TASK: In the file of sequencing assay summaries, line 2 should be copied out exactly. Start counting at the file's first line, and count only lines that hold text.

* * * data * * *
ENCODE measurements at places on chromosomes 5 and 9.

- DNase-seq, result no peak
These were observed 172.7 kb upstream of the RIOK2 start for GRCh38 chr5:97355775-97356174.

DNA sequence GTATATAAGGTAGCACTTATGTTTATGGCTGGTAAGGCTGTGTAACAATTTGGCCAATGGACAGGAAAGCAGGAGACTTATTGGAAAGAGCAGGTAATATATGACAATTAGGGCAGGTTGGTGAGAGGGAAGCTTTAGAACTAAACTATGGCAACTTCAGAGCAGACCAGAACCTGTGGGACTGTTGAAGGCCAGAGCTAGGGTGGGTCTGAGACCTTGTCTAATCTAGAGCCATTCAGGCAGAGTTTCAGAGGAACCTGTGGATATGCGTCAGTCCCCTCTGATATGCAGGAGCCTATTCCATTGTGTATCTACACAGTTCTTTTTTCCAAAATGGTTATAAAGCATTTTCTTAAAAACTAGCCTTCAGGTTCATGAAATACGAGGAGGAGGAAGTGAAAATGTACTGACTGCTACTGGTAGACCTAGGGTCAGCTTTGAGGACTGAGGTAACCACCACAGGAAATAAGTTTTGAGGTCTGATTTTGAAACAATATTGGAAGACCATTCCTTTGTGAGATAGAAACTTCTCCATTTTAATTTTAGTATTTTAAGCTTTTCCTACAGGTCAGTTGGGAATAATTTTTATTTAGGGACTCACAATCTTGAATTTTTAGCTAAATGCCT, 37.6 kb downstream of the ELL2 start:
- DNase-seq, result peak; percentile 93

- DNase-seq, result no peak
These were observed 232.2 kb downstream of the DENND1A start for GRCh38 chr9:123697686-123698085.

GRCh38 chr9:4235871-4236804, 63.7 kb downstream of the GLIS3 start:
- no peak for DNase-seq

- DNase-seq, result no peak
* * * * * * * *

- DNase-seq, result no peak